Saint Nicholas Day, December 6

Saint Nicholas died on this day in 343 A.D. His biography is told here. There are many legends surrounding the saint. If you leave your shoes outside your bedroom door you'll a find treat in them in the morning.

Saint Nicholas, AKA Rev. Canon James M. Rosenthal II, long-time director of communication for the Anglican Communion, made an appearance in New York City yesterday. He said,

It is important to bring St. Nicholas' Christmas cheer to New York because of the saint's historic significance in the city -- the first church in Fort Washington was called St. Nicholas and St. Nicholas Avenue is a main thoroughfare. "One of New York's great hotels was St. Nicholas on Broadway and the Russian Orthodox has its glorious St Nicholas Cathedral on 97th," he said. "St. Nicholas, of course, is the name of the church destroyed at 9/11, and whose return as a church many eagerly await."
JIm's book (co-authored with Joe Wheeler ) "St. Nicholas: A Closer Look at Christmas" is available here.

Good reads

Two items, plucked from the blogosphere to help you contemplate the Christmas season: At Telling Secrets, Elizabeth Kaeton has written about a deeply moving moment in her ministry, and from our own back pages, comes a clear-eyed poem on the Incarnation from the late Denise Levertov.

Kitsch? Cute? Blasphemous?

This four-piece S'mores nativity set includes S'more Mary wearing a blue head piece with her arms outstretched welcoming the new S'more King lying in the manger. Joseph stands back observing the scene before him traditionally dressed in a green head piece and holding his staff. The 5.5” S'mores nativity crèche makes a magnificent backdrop for this display.

Have a look. Then, visit some truly creative creche figures at Washington National Cathedral's annual creche exhibit. There's a magi made of cornhusks from Nepal, a shepherdess made of bread dough from Ecuador, a Christ Child carved from the root of a Costa Rican coffee plant, and a sheep made of a discarded soda can from Kenya.

All this and more, right here.

Preparing a Christmas sermon

So you thought American Idol contestants were under a lot of pressure. How would you like to be in the pulpit on Christmas Eve?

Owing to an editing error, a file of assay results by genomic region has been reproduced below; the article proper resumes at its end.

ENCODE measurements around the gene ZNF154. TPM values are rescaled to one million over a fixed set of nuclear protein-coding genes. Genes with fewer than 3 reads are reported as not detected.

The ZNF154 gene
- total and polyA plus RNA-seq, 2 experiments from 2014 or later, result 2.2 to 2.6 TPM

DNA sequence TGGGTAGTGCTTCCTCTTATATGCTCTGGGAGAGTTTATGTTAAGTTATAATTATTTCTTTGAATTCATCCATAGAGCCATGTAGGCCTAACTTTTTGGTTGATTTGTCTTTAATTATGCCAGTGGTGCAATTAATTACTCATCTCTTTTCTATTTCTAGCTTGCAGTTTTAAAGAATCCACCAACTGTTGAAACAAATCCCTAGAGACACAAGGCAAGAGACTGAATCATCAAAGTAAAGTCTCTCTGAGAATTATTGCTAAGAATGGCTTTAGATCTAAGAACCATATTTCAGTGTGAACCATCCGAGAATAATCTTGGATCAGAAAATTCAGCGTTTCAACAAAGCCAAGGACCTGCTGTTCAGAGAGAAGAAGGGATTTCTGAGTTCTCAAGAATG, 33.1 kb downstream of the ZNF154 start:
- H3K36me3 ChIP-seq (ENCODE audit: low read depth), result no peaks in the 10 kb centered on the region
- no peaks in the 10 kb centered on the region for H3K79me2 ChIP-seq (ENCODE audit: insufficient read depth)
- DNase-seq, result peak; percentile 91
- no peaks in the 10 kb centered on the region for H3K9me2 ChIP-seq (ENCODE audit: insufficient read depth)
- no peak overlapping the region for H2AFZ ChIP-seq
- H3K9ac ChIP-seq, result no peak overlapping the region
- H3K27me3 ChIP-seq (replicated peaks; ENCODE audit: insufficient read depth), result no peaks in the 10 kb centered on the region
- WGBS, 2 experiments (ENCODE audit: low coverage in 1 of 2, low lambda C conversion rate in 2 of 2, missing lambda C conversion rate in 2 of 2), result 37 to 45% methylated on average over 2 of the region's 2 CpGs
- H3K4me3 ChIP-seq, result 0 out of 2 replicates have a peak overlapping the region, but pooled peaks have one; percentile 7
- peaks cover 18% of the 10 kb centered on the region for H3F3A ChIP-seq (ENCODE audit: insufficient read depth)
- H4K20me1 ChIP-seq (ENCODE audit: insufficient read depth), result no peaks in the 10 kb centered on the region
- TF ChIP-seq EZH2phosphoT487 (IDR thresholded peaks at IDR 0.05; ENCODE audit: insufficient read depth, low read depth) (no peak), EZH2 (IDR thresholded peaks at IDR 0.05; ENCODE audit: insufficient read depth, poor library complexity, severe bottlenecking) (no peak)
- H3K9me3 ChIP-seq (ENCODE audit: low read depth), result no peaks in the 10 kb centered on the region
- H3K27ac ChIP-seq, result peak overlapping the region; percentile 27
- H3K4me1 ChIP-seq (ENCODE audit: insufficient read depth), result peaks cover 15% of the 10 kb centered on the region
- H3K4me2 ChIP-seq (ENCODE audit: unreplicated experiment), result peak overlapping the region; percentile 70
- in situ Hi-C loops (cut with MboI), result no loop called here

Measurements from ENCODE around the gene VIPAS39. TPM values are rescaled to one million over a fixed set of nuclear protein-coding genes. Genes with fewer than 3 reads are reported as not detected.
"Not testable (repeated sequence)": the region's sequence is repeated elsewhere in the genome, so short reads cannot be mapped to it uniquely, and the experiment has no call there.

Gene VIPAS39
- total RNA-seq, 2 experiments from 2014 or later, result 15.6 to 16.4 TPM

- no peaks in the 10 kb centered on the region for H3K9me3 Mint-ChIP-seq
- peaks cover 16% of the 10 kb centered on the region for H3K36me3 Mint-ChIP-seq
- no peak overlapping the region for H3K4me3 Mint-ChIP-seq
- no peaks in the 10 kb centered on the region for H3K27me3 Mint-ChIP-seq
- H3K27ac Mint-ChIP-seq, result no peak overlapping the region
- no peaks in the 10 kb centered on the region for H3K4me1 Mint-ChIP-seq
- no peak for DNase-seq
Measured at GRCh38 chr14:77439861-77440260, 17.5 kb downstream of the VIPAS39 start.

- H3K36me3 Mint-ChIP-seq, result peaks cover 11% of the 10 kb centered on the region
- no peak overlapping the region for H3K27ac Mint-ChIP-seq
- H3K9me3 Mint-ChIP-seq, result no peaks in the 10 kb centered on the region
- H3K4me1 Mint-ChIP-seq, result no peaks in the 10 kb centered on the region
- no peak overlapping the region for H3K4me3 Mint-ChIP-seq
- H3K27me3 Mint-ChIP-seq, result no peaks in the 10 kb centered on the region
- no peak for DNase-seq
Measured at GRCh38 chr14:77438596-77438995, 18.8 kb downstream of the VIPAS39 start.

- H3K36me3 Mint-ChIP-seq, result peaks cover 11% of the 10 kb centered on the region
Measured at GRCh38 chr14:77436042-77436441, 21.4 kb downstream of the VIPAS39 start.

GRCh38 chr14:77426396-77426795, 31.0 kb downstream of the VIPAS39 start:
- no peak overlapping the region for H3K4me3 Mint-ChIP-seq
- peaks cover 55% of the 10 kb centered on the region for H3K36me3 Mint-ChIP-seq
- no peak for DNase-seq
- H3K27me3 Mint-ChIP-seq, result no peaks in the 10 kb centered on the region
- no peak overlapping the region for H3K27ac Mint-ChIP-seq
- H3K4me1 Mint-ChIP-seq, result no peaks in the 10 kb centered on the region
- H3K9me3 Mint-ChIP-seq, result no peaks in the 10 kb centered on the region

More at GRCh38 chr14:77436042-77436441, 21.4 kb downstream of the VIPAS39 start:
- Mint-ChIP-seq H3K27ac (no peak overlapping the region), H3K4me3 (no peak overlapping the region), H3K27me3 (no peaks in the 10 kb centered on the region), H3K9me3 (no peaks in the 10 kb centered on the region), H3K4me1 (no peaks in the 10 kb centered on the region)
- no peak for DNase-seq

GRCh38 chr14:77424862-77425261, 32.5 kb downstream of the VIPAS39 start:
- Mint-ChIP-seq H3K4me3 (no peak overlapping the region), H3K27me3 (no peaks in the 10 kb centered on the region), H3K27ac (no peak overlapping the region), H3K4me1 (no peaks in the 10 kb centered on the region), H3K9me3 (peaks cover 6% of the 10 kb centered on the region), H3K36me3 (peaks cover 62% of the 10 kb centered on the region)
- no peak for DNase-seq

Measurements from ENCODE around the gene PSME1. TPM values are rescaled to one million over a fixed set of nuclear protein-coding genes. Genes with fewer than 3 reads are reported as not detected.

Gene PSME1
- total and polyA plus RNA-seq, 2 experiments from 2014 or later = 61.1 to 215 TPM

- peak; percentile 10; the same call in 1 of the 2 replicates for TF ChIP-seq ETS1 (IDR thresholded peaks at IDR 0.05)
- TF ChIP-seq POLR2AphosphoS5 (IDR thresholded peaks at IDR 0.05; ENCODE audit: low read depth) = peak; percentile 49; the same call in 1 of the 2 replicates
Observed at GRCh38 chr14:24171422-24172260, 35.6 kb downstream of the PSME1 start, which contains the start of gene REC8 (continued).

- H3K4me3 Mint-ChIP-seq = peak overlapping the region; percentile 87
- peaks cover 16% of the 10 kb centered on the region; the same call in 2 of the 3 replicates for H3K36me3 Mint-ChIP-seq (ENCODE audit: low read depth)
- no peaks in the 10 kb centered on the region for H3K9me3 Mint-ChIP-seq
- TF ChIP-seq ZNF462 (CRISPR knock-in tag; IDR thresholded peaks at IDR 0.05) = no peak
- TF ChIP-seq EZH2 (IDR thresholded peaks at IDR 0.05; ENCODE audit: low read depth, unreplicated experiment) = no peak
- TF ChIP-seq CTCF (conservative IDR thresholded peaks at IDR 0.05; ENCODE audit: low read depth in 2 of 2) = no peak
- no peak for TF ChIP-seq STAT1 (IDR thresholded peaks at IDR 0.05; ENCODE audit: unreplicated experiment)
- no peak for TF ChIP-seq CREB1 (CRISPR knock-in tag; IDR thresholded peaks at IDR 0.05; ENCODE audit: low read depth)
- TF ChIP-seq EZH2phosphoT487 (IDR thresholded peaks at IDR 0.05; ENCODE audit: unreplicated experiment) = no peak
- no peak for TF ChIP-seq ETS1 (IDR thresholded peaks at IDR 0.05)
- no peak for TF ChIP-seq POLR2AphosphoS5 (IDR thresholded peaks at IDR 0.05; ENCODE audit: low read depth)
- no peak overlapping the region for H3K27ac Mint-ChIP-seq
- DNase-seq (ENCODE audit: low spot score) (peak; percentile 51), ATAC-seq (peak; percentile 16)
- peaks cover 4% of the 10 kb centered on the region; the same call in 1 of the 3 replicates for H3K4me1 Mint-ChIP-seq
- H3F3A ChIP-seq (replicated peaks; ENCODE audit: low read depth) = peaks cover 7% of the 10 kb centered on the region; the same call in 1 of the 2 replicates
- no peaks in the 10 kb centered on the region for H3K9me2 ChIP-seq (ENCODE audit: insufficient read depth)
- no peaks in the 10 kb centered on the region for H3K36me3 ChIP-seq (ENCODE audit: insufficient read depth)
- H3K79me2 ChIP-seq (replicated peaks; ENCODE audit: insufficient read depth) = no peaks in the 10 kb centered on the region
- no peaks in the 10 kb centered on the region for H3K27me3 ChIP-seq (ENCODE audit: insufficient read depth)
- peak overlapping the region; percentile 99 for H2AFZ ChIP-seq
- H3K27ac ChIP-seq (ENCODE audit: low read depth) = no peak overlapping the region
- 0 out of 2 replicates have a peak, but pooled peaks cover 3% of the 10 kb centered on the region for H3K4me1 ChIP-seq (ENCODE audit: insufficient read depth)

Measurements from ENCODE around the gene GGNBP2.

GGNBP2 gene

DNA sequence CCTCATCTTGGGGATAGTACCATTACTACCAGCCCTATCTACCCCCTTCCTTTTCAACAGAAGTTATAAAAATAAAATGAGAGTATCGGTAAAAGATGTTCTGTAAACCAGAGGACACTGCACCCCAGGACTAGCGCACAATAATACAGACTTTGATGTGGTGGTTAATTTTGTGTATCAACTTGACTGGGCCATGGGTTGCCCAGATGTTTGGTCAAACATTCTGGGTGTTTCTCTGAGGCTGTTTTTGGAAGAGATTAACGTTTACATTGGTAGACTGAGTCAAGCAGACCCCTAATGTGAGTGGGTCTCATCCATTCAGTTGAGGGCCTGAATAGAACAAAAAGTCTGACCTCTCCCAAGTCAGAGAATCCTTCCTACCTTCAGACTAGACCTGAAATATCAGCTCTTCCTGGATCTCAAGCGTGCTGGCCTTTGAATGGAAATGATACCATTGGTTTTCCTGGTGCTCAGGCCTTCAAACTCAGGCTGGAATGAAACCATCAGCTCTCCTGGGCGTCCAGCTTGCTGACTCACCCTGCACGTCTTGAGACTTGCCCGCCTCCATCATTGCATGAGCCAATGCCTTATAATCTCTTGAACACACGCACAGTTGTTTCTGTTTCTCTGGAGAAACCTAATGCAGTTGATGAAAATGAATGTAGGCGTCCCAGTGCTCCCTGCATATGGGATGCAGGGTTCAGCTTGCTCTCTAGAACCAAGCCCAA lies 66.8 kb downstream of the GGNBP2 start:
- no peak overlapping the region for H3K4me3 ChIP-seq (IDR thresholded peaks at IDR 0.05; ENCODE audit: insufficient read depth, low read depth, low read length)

Hundreds of ministers in the Washington region will face packed churches tonight when they preach one of their most important, and challenging, sermons of the year as Christians gather to celebrate Christmas.

"I think it's one of the hardest services to preach," said Bishop John Bryson Chane of the Episcopal Diocese of Washington, who will face a standing-room-only crowd of 3,800 -- many of whom rarely step into a church except at Christmastime -- at the 6 p.m. Christmas Eve service at Washington National Cathedral.

Read it all in The Washington Post.

Christmas wishes from around the Anglican Communion

The leaders of the Anglican Communion are releasing Christmas messages, and you can read them here.

Presiding Bishop Katharine Jefferts Schori of the Episcopal Church writes:

In what form will you find the Christ child this year? The fact of the Incarnation in a weak and helpless babe says something significant about where we focus our search. I am convinced that it is part of our call to exercise a "preferential option" on behalf of the poor, weak, sick, and marginalized. The long arc of biblical thinking and theologizing has to do with seeing God's care for those who have no other helper. Indeed, Jesus is understood as that helper for all who fail, by the world's terms, to save themselves. More accurately, we understand that Jesus is that helper for all.